Wednesday Is A Drag


It’s hump day, people, so we need to plan for the weekend to keep our energy and spirits high, right?

I’m definitely going to hit the Charlie Parker Jazz Festival at one point. It takes place this Friday, Saturday and Sunday. And it’s free, free, free!

Highlights include saxophone guru Jimmy Heath and his big band performing an updated version of his earlier work “Bird Is The Word” from 7 to 9 p.m. at Marcus Garvey Park in Harlem.

Legendary sax guy Kenny Garrett tops the bill at Marcus Garvey on Saturday. On Sunday, the festival moves downtown to Tompkins Square Park where veterans Lee Konitz and Sheila Jordan will be soft viagra joined by newbies Christian Scott and Warren Wolf.

Sounds like a great time for jazz fans.

What are you dreaming about doing this weekend?


Have You Been To The Ear Inn?


Everyone knows many of the city’s oldest taverns:  McSorley’s, Fraunces, The White Horse…but few visitors may know the Ear Inn. Erected in the late 18th Century by James Brown (no, not that one), an aide to Washington during the revolution, the house now has landmark status, and is one of the few remaining examples of Federal architecture in the city.

Through the years it’s alternately been a haven for thirsty sailors, a boarding house, a speakeasy during buy generic online viagra the days of Prohibition, a smuggler’s den and a brothel. Women (clearly other than ladies of the night) were not allowed for decades.

Flash forward to 1977: the new resident-owners christened the place the “Ear Inn”. That strange name? It was chosen to bypass the Landmark Commission’s lengthy review of any new sign. (Bureaucracy is still alive and well, thankyouverymuch.) To skip the red tape, the neon “BAR” sign was simply painted over to read “EAR”.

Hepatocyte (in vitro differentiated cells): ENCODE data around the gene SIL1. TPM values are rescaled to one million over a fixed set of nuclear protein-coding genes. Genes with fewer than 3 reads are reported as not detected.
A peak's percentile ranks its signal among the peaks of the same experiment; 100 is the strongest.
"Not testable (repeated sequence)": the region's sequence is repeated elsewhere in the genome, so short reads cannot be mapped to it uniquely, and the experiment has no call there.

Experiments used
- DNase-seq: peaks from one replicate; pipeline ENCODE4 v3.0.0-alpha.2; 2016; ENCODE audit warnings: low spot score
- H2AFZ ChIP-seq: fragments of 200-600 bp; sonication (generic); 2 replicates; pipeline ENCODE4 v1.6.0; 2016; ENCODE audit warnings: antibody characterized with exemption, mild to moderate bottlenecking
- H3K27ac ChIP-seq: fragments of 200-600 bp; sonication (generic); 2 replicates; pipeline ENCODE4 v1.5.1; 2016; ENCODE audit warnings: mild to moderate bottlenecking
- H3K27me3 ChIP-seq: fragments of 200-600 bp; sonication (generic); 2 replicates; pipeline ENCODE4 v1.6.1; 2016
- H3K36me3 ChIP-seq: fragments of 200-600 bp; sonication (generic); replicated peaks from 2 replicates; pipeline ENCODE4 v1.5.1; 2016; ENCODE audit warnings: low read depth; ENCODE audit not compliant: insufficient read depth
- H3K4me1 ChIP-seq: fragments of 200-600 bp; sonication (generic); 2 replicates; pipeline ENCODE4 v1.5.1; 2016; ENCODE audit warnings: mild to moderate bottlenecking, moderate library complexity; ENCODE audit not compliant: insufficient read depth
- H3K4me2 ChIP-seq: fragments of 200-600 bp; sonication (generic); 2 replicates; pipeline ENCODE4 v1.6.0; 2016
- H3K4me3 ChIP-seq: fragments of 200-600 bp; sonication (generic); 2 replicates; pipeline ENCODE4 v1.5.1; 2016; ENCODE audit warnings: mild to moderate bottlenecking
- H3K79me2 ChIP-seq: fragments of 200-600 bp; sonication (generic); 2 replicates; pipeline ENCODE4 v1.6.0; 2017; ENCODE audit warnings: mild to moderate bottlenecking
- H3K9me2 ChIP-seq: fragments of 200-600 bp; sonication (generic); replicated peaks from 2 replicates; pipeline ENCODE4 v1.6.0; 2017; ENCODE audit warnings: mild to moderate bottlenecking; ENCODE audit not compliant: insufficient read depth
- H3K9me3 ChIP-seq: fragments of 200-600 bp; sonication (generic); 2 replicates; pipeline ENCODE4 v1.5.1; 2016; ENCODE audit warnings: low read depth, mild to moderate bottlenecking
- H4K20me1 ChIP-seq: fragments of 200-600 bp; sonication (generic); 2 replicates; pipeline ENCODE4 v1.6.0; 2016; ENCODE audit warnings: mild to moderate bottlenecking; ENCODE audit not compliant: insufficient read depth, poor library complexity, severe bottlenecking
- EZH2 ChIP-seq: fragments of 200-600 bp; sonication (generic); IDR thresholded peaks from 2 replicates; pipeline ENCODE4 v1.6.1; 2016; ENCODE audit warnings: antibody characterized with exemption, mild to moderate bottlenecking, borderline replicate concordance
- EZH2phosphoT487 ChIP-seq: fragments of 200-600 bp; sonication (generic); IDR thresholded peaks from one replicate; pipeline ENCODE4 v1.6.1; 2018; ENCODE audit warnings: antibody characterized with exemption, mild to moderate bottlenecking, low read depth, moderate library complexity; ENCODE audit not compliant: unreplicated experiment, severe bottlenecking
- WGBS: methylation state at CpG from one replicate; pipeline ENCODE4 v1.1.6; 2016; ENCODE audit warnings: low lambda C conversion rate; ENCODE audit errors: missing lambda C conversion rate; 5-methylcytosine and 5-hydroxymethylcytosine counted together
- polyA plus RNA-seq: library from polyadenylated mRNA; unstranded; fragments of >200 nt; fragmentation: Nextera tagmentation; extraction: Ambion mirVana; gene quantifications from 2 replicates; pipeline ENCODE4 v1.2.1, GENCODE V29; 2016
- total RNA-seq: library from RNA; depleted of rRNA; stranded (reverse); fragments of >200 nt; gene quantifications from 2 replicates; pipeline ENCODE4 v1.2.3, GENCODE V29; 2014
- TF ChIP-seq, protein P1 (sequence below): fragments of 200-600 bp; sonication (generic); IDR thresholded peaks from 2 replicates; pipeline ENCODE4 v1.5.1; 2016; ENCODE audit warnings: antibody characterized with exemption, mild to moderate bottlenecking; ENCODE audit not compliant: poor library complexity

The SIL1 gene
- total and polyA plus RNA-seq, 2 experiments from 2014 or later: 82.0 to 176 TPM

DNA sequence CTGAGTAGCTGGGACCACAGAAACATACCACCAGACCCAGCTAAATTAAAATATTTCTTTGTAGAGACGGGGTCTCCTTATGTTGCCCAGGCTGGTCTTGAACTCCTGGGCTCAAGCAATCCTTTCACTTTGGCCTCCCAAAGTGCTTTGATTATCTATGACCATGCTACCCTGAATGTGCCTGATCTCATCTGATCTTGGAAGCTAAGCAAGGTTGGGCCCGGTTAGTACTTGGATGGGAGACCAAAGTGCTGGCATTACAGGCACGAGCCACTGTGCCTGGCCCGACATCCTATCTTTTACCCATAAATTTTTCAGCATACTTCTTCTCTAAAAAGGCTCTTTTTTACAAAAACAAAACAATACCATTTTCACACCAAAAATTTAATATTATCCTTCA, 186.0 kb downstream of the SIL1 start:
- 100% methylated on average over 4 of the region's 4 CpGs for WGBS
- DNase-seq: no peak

Now, surrounded by dusty tchotchkes, you can swill a pint or sip a whiskey or a glass of wine. Then tuck into a full, reasonably priced menu–burgers, mussels, Caesar salad, chili, steaks and the like. The fun part? Your neighbor chowing down may be a biker, a teamster, a doctor or an artist or…who knows?

Plus you can hear music on Sunday, Monday and Wednesday from midnight on. (Or as the website says, 11:59.) You can find traditional blues, jazz and, my personal fave, “weirdo country music”.

Check it out!

The Ear Inn – 326 Spring St. NY, NY (212 226-9060)


We Love Our Guests

My hubby and I decided to cheap viagra online usa hit the jazz brunch in the North Square Lounge yesterday afternoon. Why? Because performing this week were the Roz Corral Trio, with Freddie Bryant on guitar, Santi Debriano on bass and Ms. Corral on vocals and they swing…that’s why.

In between lamenting to my spouse the buy viagra online fact that I have no–and I mean zero–musical talent (he did not disagree), tossing back mimosas and scarfing down eggs benedict, I struck up a fun conversation with the couple sitting next to us, Denise and Phil Corsello. The Corsellos hail from Long Island and were celebrating Phil’s birthday weekend in Manhattan.

The duo had come in to the city the night before to catch a play (Perfect Crime, which they gave a thumbs up) and were wrapping up Phil’s multi-day birthday fete with steak and eggs and omelets and be-bop. We had a blast chatting about life, snapping pictures of each other and trying to figure out how in the world to use the new I-phone. (Seriously.)